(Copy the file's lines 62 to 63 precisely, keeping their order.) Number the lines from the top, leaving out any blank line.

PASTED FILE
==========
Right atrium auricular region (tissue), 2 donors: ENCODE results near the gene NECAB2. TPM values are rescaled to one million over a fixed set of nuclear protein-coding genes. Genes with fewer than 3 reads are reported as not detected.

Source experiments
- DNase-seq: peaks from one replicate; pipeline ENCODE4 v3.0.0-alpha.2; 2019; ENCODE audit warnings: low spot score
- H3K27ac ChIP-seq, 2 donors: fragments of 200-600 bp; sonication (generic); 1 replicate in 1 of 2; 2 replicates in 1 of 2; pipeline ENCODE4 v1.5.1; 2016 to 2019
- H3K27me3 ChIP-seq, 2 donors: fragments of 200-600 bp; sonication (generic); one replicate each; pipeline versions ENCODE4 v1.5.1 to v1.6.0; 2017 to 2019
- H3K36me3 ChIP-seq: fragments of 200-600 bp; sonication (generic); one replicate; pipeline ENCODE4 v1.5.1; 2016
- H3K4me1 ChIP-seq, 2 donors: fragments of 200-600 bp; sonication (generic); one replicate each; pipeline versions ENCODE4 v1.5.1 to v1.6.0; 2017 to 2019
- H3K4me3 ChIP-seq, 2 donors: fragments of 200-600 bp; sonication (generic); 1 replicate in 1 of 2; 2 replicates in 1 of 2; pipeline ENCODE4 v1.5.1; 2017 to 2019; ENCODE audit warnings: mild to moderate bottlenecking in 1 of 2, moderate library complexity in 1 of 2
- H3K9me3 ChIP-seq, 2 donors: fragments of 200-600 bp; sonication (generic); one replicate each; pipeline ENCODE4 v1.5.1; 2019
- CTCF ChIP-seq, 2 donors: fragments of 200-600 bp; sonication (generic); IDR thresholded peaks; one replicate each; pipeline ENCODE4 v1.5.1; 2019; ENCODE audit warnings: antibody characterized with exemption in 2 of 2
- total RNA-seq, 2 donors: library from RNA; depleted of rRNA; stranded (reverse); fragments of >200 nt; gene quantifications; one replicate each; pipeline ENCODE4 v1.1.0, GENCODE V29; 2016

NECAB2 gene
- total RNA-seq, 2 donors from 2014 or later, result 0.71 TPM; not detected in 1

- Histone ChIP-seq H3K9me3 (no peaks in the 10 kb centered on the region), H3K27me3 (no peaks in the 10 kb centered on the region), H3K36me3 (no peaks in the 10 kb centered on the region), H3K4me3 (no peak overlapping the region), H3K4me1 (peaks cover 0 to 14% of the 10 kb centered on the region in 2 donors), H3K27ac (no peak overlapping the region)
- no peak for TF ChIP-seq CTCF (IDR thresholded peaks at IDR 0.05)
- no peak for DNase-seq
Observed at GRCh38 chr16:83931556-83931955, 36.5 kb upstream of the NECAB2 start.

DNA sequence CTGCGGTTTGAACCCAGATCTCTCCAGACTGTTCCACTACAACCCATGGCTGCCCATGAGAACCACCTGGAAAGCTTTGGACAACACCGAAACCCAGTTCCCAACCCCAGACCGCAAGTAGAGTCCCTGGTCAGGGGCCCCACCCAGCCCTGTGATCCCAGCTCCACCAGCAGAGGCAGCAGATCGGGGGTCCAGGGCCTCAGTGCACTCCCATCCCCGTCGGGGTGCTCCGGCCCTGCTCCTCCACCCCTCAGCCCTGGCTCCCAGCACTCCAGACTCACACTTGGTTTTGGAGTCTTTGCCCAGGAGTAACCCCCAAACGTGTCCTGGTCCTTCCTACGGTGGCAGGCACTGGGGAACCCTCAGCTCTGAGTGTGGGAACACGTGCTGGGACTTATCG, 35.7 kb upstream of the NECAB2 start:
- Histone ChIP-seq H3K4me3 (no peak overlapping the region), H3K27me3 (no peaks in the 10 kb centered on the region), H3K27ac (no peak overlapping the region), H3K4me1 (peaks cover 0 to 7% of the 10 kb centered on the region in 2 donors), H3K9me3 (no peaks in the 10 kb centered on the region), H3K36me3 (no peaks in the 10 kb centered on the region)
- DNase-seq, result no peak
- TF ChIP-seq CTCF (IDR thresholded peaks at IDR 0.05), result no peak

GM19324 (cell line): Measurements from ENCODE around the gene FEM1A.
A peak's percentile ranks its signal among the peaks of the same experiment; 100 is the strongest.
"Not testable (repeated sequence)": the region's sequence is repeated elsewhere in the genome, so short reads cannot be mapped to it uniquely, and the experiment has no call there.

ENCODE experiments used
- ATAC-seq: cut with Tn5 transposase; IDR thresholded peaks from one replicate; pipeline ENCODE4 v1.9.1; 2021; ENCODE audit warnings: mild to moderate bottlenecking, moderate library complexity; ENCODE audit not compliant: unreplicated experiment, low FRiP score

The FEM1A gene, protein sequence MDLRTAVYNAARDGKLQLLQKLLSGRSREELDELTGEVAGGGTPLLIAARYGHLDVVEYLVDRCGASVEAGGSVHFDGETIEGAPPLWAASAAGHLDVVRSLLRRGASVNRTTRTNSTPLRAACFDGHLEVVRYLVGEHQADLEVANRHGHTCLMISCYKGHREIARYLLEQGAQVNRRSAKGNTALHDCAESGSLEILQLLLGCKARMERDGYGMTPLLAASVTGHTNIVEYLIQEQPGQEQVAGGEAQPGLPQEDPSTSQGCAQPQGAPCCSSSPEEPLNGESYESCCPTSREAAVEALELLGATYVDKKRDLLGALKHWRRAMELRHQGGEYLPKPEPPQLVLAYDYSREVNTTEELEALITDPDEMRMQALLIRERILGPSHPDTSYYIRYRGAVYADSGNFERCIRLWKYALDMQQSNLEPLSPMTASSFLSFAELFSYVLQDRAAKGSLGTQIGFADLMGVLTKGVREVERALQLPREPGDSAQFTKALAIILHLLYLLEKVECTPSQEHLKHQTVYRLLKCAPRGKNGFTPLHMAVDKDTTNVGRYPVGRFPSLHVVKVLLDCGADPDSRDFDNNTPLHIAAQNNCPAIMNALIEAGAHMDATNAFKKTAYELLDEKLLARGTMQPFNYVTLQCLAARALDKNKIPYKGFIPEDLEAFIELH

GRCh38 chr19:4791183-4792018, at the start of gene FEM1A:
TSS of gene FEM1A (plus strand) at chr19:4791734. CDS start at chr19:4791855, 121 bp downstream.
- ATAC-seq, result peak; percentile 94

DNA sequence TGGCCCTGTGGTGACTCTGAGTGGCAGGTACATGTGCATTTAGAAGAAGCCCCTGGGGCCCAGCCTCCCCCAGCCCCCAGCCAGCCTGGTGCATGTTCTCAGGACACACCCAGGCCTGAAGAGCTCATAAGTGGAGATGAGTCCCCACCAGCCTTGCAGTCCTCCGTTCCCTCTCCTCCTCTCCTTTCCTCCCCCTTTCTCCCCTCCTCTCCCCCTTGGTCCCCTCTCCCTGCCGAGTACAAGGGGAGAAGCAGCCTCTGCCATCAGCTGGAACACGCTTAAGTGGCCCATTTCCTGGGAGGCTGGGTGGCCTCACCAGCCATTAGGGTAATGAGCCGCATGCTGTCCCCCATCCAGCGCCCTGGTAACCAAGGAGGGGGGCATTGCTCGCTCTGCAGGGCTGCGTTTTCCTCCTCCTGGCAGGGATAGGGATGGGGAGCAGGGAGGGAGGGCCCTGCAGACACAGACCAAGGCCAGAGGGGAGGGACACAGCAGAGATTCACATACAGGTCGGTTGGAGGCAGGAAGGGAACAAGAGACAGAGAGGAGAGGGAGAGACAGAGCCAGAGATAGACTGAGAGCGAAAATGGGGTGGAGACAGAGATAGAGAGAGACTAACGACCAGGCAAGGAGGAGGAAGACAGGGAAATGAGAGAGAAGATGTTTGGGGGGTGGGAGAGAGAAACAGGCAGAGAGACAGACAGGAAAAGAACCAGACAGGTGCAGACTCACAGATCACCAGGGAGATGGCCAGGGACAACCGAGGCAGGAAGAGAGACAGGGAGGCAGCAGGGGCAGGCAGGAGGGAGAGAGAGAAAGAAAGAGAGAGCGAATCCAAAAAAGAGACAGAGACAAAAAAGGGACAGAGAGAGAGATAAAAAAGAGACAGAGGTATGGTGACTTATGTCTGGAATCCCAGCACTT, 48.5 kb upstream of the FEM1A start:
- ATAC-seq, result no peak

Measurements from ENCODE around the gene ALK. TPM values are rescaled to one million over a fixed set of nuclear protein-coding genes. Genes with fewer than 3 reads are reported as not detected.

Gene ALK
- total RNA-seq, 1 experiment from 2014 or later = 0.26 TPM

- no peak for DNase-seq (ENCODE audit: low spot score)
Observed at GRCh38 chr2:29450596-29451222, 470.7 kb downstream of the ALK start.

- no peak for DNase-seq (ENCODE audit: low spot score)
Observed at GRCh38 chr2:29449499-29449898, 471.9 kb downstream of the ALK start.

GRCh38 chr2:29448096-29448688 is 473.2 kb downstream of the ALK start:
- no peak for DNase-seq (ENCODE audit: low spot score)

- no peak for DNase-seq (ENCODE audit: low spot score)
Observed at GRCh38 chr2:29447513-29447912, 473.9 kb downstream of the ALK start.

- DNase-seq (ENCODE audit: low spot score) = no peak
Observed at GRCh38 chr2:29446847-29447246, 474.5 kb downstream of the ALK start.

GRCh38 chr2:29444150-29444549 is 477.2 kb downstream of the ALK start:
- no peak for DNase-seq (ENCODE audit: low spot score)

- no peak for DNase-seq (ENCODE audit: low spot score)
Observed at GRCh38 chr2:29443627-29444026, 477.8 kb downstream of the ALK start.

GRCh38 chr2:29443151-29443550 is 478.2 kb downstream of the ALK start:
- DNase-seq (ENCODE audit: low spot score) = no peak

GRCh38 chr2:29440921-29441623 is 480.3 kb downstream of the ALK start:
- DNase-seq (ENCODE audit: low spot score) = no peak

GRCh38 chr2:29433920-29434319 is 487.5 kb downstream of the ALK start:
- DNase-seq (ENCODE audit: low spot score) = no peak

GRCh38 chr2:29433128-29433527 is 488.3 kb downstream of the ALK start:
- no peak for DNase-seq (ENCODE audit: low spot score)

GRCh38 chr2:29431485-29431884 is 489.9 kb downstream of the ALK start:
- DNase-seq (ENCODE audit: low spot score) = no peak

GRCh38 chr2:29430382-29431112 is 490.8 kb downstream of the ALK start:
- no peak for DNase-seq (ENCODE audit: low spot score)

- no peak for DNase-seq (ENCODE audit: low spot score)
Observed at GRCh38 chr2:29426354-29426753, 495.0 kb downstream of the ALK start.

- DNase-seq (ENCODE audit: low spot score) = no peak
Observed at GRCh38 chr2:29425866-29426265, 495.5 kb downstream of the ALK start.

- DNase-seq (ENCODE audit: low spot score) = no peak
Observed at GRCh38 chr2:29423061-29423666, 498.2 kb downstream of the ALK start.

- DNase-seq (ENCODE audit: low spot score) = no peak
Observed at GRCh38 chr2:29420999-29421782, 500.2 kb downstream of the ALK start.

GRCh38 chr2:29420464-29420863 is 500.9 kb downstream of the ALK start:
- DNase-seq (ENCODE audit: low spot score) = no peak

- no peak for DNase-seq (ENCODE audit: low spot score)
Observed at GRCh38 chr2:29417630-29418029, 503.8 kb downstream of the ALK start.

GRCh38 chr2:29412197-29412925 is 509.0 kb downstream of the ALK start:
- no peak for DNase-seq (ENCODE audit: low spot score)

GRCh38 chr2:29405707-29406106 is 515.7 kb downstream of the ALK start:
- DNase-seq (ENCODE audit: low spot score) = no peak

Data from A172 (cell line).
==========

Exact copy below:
- no peak for DNase-seq (ENCODE audit: low spot score)
Observed at GRCh38 chr2:29426354-29426753, 495.0 kb downstream of the ALK start.